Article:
Here are a few basic ways to make your business more equitable:
- Use gender-neutral language in job postings and job descriptions.
- Respect everyone’s self-identification — call everyone by their preferred name and pronoun.
- Ensure that adequate gender-neutral restroom facilities are available on every job site.
- Ensure that all crew members have properly fitting personal protective equipment. (It can often be unsafe for smaller people to use “standard” PPE.)
- Develop and enforce a zero-tolerance sexual harassment policy — not only for your employees but for all subs on a job site.
Connect with tradeswoman organizations and post your jobs on their websites.
- Be willing to challenge your assumptions about an applicant’s ability to perform the work — give people a chance to prove themselves.
- Make it a priority to hire and work with other subcontractors or vendors that are women- or trans-owned and/or who make it a priority to hire women, trans, and gender non-conforming people.
Surveys of women and LGBTQ workers in the construction industry (including engineers, architects, and specialty trades) consistently show that these employees are frequently targeted with harassment and discrimination by their co-workers.
Some of this treatment is explicitly sexual harassment, and some is subtler, and at times, even well-intentioned. For example, some men see it as just being polite to offer to carry something for a woman, but the offer implies that women or smaller-bodied people can’t lift heavy things or perform the same tasks as their co-workers.
Every female or gender non-conforming contractor I know can tell a dozen horror stories of inappropriate things said to them on a job site. Some are directed at making them feel uncomfortable, unwanted, and disrespected as an authority or leader despite their skills and qualifications. Others — which are often chalked up to “locker room talk” — using vulgar or explicit language.
Changing the company culture is important. Changing these workplace dynamics takes a real intention on the part of business owners and managers. It’s one thing to go out of your way to hire women, transgender and gender non-conforming people in your company; but you also need to do the work to change your company culture so those people feel welcome and thrive in that work environment.
Here are some tips for retention:
- Sponsor and offer an apprenticeship program to young women, trans and gender non-conforming people and promote the career opportunities available in the trades.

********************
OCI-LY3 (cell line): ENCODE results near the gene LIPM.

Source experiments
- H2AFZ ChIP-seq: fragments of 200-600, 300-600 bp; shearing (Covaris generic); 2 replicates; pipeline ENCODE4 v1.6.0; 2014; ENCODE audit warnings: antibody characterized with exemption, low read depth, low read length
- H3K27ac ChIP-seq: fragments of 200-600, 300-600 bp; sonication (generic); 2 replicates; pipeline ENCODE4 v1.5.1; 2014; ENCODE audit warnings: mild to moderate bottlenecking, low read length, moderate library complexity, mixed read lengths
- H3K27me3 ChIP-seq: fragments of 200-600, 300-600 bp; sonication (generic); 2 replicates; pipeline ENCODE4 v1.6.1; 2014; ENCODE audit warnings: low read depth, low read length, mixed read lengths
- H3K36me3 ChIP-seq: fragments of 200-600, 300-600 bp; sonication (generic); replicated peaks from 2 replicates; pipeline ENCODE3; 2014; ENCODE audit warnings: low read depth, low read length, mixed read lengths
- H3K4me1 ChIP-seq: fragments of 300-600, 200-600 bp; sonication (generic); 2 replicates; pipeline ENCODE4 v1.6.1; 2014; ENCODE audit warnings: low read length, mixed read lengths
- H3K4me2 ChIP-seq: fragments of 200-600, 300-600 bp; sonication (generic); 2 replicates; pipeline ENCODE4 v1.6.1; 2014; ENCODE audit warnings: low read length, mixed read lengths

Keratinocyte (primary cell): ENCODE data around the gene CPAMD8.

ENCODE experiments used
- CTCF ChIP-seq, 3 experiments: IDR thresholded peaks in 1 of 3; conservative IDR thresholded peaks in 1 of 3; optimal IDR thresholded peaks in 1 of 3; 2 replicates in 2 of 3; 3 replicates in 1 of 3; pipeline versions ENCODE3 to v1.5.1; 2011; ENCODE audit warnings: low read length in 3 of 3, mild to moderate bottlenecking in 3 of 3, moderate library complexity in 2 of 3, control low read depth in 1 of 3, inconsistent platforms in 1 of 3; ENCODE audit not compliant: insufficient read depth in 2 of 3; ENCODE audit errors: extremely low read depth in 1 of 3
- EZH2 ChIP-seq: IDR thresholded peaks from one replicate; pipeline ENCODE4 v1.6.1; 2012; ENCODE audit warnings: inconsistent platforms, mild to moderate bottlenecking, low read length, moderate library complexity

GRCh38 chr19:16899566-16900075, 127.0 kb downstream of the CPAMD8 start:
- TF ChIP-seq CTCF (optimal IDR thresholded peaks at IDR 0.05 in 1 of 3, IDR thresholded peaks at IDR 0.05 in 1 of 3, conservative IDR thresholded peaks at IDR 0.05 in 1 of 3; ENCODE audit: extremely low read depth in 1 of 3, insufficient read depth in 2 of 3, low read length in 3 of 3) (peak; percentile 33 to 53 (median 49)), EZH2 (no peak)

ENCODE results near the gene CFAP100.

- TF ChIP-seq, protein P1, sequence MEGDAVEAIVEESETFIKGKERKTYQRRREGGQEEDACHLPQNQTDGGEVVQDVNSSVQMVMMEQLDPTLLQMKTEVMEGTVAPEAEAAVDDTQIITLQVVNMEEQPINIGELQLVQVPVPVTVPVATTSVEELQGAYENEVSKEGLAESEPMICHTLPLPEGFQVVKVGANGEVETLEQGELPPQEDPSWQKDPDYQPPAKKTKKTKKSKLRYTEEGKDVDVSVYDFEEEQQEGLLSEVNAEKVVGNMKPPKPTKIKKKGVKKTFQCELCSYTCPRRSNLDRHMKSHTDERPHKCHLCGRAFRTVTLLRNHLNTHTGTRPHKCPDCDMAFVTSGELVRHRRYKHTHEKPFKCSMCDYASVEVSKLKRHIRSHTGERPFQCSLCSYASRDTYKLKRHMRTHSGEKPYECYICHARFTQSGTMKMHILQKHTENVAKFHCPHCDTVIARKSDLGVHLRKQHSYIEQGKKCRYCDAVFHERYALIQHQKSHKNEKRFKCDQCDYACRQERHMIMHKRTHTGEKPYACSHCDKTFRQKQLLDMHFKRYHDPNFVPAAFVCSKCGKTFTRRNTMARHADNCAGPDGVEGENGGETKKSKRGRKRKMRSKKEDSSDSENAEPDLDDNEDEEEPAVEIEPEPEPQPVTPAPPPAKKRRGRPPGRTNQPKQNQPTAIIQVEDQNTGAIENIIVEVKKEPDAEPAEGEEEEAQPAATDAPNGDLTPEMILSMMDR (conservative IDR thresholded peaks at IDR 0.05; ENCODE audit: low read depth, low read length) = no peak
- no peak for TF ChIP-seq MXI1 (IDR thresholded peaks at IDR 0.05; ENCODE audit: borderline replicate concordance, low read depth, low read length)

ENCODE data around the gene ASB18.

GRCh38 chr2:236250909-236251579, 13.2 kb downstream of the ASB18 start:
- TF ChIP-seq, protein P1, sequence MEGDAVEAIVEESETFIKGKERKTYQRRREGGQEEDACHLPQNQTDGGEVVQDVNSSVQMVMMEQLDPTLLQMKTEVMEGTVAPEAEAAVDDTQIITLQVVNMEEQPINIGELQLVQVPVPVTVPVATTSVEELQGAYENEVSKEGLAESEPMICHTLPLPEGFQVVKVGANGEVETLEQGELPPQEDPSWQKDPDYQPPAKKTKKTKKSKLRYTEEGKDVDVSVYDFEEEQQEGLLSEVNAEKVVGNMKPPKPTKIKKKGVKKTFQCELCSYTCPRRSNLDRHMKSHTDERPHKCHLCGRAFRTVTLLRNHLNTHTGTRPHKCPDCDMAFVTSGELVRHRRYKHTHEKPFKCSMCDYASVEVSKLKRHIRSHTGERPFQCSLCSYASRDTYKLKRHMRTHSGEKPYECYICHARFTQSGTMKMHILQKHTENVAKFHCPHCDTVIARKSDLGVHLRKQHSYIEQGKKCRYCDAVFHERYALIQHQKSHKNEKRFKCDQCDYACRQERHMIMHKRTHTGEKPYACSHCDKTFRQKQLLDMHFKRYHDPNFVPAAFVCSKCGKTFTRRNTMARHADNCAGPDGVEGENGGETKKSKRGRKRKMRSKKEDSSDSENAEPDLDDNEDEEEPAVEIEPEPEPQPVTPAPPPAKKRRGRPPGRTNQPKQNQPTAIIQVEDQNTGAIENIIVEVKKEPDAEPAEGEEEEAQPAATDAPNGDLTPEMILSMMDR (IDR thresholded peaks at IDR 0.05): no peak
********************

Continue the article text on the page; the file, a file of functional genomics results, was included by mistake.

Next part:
- Offer a buddy system that starts from the job offer stage and assists women, trans and gender non-conforming people to form relationships, build networks, and transition successfully to the company.
- End isolation on worksites by assigning women, trans and gender non-conforming people, especially those new to the trades, in pairs or more.
Guarantee pay equity within your company.
- Offer flexibility – family-friendly work schedules will make your business more attractive to all genders.
- Change the company’s culture to embrace diversity and flexibility as an ongoing commitment to the entire workforce – not just ‘special treatment’ for women, trans and gender non-conforming people.
What are the rewards? According to cumulative Gallup Workplace Studies, companies with inclusive cultures do better on several indicators than those that are not inclusive: customer satisfaction +39%, productivity +22%, profitability +27%, and turnover down by 22%.
As leaders in the fields of renewable energy, green building, building science, and sustainable design, our success and the success of our industry is contingent on creating inclusive and equitable companies. To support this work, a number of members of the Northeast Sustainable Energy Association have collaborated to produce “Breaking Down Gender Bias: A Toolkit for Construction Business Owners.” It’s full of practical tips you can use to introduce these issues into your workplace, either as a business owner or an employee.
This article, by Kate Stephenson, was originally posted in the Spring 2017 issue of Building Energy, a publication of the Northeast Sustainable Energy Association.